Charge Your Cell Phone, Get Malware?

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Charge Your Cell Phone, Get Malware?

Kevin R. Smith


Most of us have been in an airport or other similar public place and seen the free charging kiosks.

And, I'll venture to bet that most of us have used 'em, too.

Looks like the bad guys aren't running out of ideas on ways to get at you and your data, and now it looks like the free ride at the charging kiosk is over since the bad guys can start moving in there, too.

That's what Brian Markus (president of Aires Security) and his colleagues (researchers Joseph Mlodzianowski and Robert Rowley) showed when they built a charging kiosk at the 2011 DefCon hackers convention in Las Vegas.

As crazy as it sounds, charging your smart phone at a free charging kiosk can leave it exposed to data theft or even malware installation.

Brian Krebs always fantastic security blog, Krebs on Security, has a piece called Beware of Juice Jacking that goes into detail about how even some phones with settings to disable USB transfer don't do so reliably enough to be trusted.

'One attendee claimed his phone had USB transfer off and he would be fine. When he plugged in, it instantly went into USB transfer mode,' Markus recalls. 'He then sheepishly said, `Guess that setting doesn’t work.`'

Given that we haven't had any opportunities to test smart phone antivirus software against these types of threats, we can't say if the current batch of antivirus software for phones would be enough to prevent these types of attacks. Given what we've seen from VIPRE Mobile (the version of VIPRE Antivirus for Android Mobile phones), we expect it would.

Regardless, it's clearly safest to avoid these kiosks for charging your phone, and as the piece says,

If you must use a random charging kiosk, the safest option may be to completely power off the device before plugging it in.

'One thing we discovered: On certain devices, if you power them completely off, then charge them, they don’t expose the data,' Markus said.


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I live in Franklin, Tn, a very wealthy place. I went through 3 LG Ally phones in 10 days from plugging my phone into a wall socket at a hotel. The first one destroyed the phone and the phone charger. Bought a new charger from walmart and two other phones destroyed. The virus comes in via the use port on a carrier signal from ac. Old military hack. Your phone screen, all data, contacts and personal info is transferred and phone is left a shell.know I have a druid 2 Global. Only attacks when plugged into wall. I set up the swipe lock and so far it is the only protection. Every android is vulnerable to this juice jack as you call it. There has to be a way to immunize the use on a phone just like you do zip drives. The firewall app with the block blacklist rule and Zdoubletwist to turn off the use port and Voice Notify with the all applications access unchecked in setting, these 3 applications with these settings seem to minimize the hijack but not totally stop it. System/framework/monkey,jar has shown up on my phone it seems to be like the old DOS monkey boot virus and when the use is plugged into the ac outlet sends a signal and within about one minute the phone takes on a life of its own. Nobody believed me until I took my phones into Verizon, plugged them into the wall socket and the screen freezes for external interface but you can see somebody else clicking on data and so forth. It makes me wonder with all the phones and wealth what all has been transferred to korea and china already. I used an os monitor app and discovered all sorts of things going on. Whichever antivirus company can protect my usbfrom such hacking, I will gladly pay a subscription to. The threat is real and ironically nobody is talking about it. LG Ally and Droid 2 Global are vulnerable but at least with the Droid 2 G I can take back over my phone. All androids and tablets using use plugged into an ac outlet are vulnerable to and most likely already compromised if you plugged them into an outlet in Williamson County Tennessee. I can only imagine other wealthy areas how easily they are to hack. How do you think computers on a power grid get hacked and shutdown the grid? Now you know.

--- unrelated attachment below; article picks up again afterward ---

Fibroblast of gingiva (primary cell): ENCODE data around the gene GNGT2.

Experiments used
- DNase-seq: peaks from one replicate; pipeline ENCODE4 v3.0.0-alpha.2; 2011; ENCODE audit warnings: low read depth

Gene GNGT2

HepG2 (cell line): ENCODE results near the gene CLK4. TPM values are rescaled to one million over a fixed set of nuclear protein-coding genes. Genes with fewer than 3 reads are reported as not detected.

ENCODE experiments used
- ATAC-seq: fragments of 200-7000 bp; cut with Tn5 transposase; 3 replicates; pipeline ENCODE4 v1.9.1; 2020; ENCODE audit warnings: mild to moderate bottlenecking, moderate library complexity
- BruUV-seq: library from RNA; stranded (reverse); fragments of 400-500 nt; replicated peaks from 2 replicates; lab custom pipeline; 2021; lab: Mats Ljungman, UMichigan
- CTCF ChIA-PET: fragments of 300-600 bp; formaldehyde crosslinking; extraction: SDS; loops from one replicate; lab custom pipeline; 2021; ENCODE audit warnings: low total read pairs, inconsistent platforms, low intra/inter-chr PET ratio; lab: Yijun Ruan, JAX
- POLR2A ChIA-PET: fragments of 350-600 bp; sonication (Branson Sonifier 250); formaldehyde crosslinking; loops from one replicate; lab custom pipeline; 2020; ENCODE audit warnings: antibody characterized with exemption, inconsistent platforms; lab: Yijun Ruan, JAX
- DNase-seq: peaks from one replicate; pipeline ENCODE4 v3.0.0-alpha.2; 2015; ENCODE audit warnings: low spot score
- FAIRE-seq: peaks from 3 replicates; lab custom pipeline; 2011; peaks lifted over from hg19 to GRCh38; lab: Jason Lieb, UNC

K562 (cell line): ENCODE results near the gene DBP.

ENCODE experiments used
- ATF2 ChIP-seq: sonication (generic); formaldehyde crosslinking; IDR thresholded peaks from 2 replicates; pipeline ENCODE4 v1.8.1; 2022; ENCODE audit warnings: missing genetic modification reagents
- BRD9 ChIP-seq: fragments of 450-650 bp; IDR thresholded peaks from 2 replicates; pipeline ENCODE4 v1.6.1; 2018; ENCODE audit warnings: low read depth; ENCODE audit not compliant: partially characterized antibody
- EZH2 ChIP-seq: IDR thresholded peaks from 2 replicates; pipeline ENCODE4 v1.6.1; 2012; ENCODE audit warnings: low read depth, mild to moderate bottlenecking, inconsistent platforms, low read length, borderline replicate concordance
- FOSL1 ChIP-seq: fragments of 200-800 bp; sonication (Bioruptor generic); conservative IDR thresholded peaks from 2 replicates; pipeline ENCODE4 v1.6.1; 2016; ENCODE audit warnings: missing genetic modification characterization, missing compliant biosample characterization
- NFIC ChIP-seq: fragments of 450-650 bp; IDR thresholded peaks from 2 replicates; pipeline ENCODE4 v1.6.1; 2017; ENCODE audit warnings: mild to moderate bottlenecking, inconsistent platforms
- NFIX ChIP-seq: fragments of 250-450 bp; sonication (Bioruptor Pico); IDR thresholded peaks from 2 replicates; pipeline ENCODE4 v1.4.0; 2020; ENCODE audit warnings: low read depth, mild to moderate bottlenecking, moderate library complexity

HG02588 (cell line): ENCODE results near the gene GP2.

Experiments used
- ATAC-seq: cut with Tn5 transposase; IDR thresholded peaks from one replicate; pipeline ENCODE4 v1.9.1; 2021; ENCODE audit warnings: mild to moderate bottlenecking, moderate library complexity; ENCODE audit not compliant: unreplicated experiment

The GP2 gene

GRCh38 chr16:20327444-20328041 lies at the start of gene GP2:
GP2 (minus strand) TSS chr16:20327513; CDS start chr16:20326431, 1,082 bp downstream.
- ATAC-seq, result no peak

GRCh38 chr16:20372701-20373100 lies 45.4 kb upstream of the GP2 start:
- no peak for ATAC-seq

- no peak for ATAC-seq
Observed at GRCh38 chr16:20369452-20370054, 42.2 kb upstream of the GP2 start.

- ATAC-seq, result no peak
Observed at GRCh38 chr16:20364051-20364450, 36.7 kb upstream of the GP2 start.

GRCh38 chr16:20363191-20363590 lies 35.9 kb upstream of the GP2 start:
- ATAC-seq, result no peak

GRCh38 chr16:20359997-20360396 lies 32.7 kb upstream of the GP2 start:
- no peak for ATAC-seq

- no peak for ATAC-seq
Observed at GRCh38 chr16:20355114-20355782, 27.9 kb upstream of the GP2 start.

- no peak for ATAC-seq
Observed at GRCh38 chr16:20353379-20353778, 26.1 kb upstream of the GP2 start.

This happened to me, too. I bought my charger at the Walmart in hendersonville, tn . At first I thought I was crazy, but thanks to seeing your post I knew I wasn't!! I noticed before it destroyed my phone, I will be returning that immediately.

Wow... Very sorry to hear about your incident, Ashley.

It's one of those things a lot of people really just take for granted, but as you're well aware now, it happens to real people.

And, it's not just some ,"Oh, c'mon... that's impossible!" scenario dreamed up someplace. It happens.

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